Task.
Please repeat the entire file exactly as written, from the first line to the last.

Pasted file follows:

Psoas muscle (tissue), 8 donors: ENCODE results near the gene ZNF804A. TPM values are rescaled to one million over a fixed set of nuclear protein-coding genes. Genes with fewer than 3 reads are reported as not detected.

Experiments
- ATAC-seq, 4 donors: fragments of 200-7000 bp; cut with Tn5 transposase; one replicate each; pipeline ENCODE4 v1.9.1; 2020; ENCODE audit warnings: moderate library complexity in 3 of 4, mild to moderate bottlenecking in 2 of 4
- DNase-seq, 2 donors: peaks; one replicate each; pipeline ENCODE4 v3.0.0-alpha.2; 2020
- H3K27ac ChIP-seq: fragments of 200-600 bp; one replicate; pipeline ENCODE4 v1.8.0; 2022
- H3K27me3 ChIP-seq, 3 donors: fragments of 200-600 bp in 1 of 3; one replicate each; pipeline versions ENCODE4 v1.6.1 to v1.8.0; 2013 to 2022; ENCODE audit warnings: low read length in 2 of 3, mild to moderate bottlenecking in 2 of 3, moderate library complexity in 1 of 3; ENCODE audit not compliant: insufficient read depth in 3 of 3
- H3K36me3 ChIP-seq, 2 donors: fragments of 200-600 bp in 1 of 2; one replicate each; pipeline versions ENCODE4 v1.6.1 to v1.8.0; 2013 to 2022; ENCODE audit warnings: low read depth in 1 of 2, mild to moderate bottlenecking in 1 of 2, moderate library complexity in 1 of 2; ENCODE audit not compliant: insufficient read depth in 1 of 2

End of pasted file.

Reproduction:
Psoas muscle (tissue), 8 donors: ENCODE results near the gene ZNF804A. TPM values are rescaled to one million over a fixed set of nuclear protein-coding genes. Genes with fewer than 3 reads are reported as not detected.

Experiments
- ATAC-seq, 4 donors: fragments of 200-7000 bp; cut with Tn5 transposase; one replicate each; pipeline ENCODE4 v1.9.1; 2020; ENCODE audit warnings: moderate library complexity in 3 of 4, mild to moderate bottlenecking in 2 of 4
- DNase-seq, 2 donors: peaks; one replicate each; pipeline ENCODE4 v3.0.0-alpha.2; 2020
- H3K27ac ChIP-seq: fragments of 200-600 bp; one replicate; pipeline ENCODE4 v1.8.0; 2022
- H3K27me3 ChIP-seq, 3 donors: fragments of 200-600 bp in 1 of 3; one replicate each; pipeline versions ENCODE4 v1.6.1 to v1.8.0; 2013 to 2022; ENCODE audit warnings: low read length in 2 of 3, mild to moderate bottlenecking in 2 of 3, moderate library complexity in 1 of 3; ENCODE audit not compliant: insufficient read depth in 3 of 3
- H3K36me3 ChIP-seq, 2 donors: fragments of 200-600 bp in 1 of 2; one replicate each; pipeline versions ENCODE4 v1.6.1 to v1.8.0; 2013 to 2022; ENCODE audit warnings: low read depth in 1 of 2, mild to moderate bottlenecking in 1 of 2, moderate library complexity in 1 of 2; ENCODE audit not compliant: insufficient read depth in 1 of 2